7zip is a compression and decompression program that utilizes the processing power of the CPU alone. It is a synthetic benchmark that gives results very close to real life scores.

Intel XTU

The Intel XTU utility not only helps one to overclock and test the system stability all in one place but also can be used to benchmark the processor in terms of comparative score.

Cinebench CR15 & Cinebench CR11.5

Cinebench uses Maxon's Cinema 4D engine to render a photo-realistic scene of some shiny balls and weird things (we miss the motorbike). The scene is highly complex, with reflections, ambient occlusion and procedural shaders so it gives a CPU a tough workout.
As Cinema 4D is a real-world application - used on films such as Spider-Man and Star Wars - Cinebench can be viewed as a real-world benchmark.

wPrime v2.10

wPrime is a leading multithreaded benchmark for x86 processors that tests your processor performance by calculating square roots with a recursive call of Newton’s method for estimating functions.

SuperPi Mod v1.5

SuperPi is a simple program that utilizes the processing power and memory speed of the system to calculate the value of Pi upto 1 Million or 32 Million decimal point depending upon what you choose. The time is calculated in minutes and seconds, we'll take them both in seconds, so lower the score faster is your computer.

3D Mark Fire Strike 

Fire Strike by 3D Mark is a test suit that plays a cinematic scene to determine the FPS, GPU temperature and CPU temperature scaling everything via a cumulative score. It is a great tool to benchmark your GPU since the render is GPU dependent.

3D Mark 11 Professional Edition 

Another variant of the Fire Strike by 3D Mark, used mainly for scoring the GPU performance.

Crysis 3

I can't start gaming benchmarks without running my all time favorites Crysis 3 but its a game that no system loves! The CryEngine 3 behind this scenic beauty can bring down any system to its knees and I mean any system. I set everything to Ultra at 1920x1080 resolution with MSAA 4X and motion blur high.

Rise of the Tomb Raider

The latest installation of Lara Croft in the spectacular Rise of the Tomb Raider 2016 with stunning graphics and rich location makes it a great game to benchmark with while enjoying in the due course! We used DX11 and settings were at Ultimate on full HD resolution.

Batman Arkham Knight

Since the game is powered by Epic's Unreal Engine 3 and supports DX11 tessellation so playing this game on 1920x1080 resolution with all settings maxed out can be any modern system's 'worst nightmare'!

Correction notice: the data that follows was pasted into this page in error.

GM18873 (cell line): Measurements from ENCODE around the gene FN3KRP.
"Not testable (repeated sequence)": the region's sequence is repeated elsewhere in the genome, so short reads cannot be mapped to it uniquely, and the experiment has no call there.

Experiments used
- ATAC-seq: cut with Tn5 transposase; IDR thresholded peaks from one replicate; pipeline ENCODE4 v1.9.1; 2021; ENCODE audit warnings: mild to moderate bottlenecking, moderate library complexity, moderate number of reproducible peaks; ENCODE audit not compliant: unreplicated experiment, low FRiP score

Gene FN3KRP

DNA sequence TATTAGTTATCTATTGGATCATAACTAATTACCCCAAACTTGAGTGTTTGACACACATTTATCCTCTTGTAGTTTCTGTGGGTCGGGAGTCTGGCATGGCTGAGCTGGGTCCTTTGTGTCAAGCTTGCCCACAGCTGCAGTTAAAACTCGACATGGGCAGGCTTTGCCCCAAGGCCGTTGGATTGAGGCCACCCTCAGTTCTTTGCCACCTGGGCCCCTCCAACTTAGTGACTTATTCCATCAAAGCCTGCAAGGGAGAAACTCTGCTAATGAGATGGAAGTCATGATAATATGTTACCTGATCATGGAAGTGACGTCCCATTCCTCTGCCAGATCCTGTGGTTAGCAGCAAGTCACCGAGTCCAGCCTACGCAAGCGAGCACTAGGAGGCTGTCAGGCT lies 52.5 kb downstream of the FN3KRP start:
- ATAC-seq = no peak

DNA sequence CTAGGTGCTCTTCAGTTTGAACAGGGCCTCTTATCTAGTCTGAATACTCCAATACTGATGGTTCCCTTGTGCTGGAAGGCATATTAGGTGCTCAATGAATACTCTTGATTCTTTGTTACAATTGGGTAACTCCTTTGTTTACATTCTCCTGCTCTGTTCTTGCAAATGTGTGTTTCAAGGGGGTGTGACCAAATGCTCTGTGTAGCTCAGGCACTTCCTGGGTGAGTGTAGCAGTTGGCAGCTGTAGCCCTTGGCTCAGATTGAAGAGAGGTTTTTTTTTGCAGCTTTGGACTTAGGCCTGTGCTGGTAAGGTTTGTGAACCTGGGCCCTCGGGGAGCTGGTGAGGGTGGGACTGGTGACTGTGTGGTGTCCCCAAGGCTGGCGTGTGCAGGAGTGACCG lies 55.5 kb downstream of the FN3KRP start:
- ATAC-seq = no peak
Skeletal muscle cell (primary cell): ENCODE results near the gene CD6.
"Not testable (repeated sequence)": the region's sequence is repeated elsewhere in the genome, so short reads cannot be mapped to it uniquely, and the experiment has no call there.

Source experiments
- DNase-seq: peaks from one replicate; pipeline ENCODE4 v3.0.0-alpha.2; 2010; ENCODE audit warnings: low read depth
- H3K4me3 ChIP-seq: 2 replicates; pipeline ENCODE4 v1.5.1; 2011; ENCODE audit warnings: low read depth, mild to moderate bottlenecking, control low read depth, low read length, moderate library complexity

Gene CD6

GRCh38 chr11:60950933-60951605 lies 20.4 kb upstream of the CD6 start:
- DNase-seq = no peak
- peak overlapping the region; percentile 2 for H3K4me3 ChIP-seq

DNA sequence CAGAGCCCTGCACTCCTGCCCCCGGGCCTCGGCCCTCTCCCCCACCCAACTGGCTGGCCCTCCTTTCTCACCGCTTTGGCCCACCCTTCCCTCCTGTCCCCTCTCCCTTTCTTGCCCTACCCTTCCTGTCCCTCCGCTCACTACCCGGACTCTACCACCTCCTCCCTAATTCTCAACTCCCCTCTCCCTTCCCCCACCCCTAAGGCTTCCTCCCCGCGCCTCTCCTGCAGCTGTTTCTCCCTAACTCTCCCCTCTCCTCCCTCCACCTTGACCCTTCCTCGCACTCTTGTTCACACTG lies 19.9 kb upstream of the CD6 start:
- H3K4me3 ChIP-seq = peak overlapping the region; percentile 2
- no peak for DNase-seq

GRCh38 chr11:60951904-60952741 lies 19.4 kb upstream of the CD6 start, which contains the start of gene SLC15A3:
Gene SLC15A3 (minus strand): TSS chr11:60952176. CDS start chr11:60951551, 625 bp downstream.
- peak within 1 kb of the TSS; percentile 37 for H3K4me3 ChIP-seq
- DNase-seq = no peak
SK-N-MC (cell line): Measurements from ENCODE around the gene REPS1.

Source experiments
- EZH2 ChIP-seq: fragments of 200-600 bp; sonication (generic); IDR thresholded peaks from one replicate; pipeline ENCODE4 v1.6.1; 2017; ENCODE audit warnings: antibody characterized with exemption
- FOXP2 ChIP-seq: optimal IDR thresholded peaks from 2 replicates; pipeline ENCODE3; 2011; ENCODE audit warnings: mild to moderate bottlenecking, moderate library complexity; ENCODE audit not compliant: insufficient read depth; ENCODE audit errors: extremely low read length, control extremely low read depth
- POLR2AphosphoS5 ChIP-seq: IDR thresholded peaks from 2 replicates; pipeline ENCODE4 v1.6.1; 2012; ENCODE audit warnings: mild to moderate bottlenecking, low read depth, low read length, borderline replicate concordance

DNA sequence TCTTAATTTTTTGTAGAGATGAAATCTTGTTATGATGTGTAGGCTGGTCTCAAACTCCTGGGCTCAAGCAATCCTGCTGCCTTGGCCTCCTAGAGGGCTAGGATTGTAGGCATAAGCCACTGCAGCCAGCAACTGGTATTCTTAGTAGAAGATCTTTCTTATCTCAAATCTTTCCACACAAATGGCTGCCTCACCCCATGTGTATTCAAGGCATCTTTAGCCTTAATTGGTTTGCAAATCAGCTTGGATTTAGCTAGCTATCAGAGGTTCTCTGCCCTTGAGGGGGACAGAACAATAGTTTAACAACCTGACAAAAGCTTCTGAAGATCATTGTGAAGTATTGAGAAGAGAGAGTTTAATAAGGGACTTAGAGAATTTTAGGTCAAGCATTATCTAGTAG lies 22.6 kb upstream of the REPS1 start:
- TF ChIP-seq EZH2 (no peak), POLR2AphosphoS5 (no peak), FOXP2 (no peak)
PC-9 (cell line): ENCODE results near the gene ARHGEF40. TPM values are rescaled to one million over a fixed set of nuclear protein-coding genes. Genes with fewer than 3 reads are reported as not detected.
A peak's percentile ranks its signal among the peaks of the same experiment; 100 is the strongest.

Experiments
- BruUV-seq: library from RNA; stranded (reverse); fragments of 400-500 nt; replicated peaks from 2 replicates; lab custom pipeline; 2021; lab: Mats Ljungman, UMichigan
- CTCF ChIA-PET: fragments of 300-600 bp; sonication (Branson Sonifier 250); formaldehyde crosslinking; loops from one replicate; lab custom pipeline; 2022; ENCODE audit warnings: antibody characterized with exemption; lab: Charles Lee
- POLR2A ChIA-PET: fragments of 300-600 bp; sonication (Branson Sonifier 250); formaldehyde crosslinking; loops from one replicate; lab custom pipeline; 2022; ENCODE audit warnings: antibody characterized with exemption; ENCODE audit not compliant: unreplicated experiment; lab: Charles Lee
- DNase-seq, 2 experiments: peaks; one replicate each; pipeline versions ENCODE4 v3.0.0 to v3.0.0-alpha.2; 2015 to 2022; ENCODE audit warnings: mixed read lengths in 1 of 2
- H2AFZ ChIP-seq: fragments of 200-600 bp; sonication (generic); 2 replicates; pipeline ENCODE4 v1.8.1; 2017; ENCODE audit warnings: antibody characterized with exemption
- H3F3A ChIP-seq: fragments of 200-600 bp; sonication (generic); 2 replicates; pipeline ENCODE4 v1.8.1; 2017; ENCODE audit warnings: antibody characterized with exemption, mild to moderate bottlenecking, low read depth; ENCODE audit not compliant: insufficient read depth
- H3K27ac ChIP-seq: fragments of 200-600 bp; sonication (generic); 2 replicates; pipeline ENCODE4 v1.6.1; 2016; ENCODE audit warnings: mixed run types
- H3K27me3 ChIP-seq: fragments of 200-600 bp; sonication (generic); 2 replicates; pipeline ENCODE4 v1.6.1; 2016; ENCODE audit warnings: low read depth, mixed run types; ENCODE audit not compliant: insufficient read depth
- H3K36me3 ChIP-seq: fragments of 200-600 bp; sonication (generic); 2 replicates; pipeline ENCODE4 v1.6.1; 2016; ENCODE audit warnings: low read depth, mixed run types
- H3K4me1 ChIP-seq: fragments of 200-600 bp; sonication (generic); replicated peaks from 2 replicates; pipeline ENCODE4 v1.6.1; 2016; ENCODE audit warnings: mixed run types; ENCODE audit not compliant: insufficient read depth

Finally we've introduced this much awaited titled to our benchmarks! Developed by ID Software Doom or popularly written as DOOM is a reboot of the older Doom series. Its fast and scary with more than enough variety of guns that you can ever imagine or even use!
Its OpenGL and quality is set to Ultra.

CrystalDiskMark 5.0.2

CrystalDiskMark is a disk benchmark software that analyses different types of hard drive. Giving sequential benchmark write and read statistics in MB/s. A simple program that is very useful. As seen the Corsair Neutron GTX performs very well on the H270 Tomahawk Arctic.

My Verdict 

In a rat race where every brand is opting for RGB lighting in an attempt to bring something new to the table MSI went its own way and brought out the MSI H270 Tomahawk Arctic, a magnificent motherboard designed to near perfection both in terms of aesthetics aswell as technical layout all by trading off with RGB LEDs!
The whole white theme is a welcome move since it gives system builders and gamers the option of variety that they rightfully needed. The white lights are strategically placed and leave all but a soothing finish and experience to the onlookers. Also dues to its subtle approach to styling the Tomahawk Arctic lays out a perfect base for graphics cards, coolers and even RAM kits these days that have RGB lights as this won't overpower the system making it look like a Christmas Tree instead!
Performance wise its a great motherboard for gamers offering plenty of storage options along with a good onboard audio solution & VR compatibility. At $125 or around Rs 10,000 in India I don't have anything to complain about the MSI H270 Tomahawk Arctic.
I give it a 8/10 earning our Gold Award!